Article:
If you’ve been around long, you’ve met someone who blames God for everything they do. God calls them, and then he doesn’t. God tells them he wants them in ministry, and three months later he wants them selling insurance. Is it God who can ‘ t make up his mind or do some people use God as an excuse for their indecisiveness?
If you’ve been in the church for any length of time, you’ve probably met the American Idol rejects who think God has called them into music ministry. They can ‘ t carry a tune in a bucket, but they think they can sing like Steve Green, Sandi Patty or any number of Christian artists. They always have a song that “God has given them to sing. ” I’ve decided to tell those folks that “When God tells me He wants you to sing, I’ll call you. “
Several years ago, I shared the story of Maria Rubio from New Mexico who was frying tortillas when she got a vision of the Lord Jesus. The vision was in the tortilla. She preserved the tortilla so that God ‘s people could see it at the Shrine of the Holy Tortilla in her home. She claims people have experienced miracles and cures from seeing Jesus in a tortilla. Personally, I don ‘ t buy that story. Although I have eaten some Mexican food a few times that made me want to see Jesus.
People have made a financial killing from selling prayer cloths and healing oil. Thousands have spent hard-earned money to take a trek to see the image of the Virgin Mary on some wall. If every faith healer actually healed all the people they’ve claimed, it would have made front page news in every paper across the world.
Sometimes we give the world reasons to ignore us or even to mock us. It ‘ s time, that we were a little more sober in spirit, sound in mind and firm in rebuking those who use God for their own agendas. It is not loving or Christ-like to let someone manipulate you or pressure you when your heart, conscience and God’ s Word all are waving red flags in your face. We don’t have to put up with this stuff. Speak the truth in love and keep moving. There’s a difference between mercy and being manipulated. Discerning Christians know the difference.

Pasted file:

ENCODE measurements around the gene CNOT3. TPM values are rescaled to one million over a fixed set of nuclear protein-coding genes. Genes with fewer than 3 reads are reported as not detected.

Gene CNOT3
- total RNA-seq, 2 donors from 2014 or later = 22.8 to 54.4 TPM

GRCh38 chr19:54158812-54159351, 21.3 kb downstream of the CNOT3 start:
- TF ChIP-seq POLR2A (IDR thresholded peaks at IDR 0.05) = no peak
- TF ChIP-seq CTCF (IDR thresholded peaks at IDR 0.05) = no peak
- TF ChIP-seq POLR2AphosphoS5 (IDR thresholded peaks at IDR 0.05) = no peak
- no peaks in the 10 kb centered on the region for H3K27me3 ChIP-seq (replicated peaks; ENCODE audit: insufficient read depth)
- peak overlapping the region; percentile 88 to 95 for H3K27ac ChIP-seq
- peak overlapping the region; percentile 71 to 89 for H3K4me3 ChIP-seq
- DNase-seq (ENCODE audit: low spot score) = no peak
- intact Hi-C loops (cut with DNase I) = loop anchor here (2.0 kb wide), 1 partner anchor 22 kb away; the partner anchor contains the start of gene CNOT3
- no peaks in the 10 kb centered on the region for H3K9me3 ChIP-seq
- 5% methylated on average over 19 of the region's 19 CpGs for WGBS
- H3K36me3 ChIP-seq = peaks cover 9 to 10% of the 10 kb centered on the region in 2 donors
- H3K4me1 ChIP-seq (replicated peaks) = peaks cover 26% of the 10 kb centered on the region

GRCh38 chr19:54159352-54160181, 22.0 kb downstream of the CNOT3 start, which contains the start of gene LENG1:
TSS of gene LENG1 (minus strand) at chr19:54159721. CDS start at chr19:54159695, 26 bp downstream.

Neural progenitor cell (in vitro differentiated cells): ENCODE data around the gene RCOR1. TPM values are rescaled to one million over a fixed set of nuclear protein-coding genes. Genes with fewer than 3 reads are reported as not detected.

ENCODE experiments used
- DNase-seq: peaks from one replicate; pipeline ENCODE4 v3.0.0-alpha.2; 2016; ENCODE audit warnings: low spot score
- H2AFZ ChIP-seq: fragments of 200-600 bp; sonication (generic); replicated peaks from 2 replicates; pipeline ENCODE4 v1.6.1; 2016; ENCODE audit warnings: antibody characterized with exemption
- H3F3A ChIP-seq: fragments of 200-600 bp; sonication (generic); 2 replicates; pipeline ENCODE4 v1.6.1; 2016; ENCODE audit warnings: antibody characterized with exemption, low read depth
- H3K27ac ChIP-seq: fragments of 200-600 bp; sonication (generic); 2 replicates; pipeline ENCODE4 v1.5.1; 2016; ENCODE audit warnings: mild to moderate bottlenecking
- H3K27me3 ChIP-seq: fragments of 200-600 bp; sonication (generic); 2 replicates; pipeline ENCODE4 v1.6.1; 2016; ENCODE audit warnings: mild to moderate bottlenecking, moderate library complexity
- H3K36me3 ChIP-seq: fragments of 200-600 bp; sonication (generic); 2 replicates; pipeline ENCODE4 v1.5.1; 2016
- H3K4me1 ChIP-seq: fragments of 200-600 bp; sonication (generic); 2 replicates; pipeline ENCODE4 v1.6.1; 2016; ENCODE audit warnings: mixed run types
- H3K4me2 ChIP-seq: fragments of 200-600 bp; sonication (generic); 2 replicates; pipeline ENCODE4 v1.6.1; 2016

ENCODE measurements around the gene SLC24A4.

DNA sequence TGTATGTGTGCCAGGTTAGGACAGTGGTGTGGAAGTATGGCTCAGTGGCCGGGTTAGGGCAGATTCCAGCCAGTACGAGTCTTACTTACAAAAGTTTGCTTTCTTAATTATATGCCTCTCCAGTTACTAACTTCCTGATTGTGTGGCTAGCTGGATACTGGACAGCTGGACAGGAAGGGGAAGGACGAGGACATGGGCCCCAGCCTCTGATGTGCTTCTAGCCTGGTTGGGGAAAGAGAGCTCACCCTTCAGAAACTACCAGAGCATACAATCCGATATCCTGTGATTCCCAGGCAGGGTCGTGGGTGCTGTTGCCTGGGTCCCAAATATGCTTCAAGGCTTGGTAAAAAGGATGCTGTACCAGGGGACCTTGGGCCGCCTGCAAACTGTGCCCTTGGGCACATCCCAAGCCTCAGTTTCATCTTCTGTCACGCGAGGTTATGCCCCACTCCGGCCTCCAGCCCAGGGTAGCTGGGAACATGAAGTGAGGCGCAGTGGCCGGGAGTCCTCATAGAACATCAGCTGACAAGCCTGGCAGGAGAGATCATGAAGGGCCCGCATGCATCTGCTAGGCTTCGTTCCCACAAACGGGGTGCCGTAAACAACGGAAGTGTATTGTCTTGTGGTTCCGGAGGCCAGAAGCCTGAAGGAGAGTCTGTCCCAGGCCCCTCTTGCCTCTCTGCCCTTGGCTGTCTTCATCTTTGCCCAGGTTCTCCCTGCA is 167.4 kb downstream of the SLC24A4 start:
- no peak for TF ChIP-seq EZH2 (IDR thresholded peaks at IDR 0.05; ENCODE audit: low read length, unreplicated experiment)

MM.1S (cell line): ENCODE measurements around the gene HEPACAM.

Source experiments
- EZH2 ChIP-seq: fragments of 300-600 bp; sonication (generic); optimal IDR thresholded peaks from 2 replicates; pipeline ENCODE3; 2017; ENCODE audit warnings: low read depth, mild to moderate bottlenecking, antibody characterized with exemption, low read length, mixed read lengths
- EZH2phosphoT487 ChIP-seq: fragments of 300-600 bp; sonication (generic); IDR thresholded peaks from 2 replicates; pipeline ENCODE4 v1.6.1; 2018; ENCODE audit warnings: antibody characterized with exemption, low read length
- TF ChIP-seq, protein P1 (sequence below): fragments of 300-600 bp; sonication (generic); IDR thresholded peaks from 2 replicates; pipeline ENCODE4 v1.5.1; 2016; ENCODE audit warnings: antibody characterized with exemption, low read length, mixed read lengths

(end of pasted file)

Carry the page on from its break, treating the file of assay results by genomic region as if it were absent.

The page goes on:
© Michael Catt, 2006
Michael served as the President of the Large Church Roundtable, the Southern Baptist Convention as an IMB Trustee, President of the Georgia Baptist Convention’s Preaching Conference, Vice President of the Georgia Baptist Convention, and President of the 2008 Southern Baptist Convention Pastors’ Conference. He has spoken at conferences, colleges, seminaries, rallies, camps, NBA and college chapel services, well as The Billy Graham Training Center at The Cove. Michael is the recipient of The Martin Luther King Award, The MLK Unity Award, and a Georgia Senate Resolution in recognition of his work in the community and in racial reconciliation.
Michael and his wife, Terri, have two grown daughters, Erin and Hayley.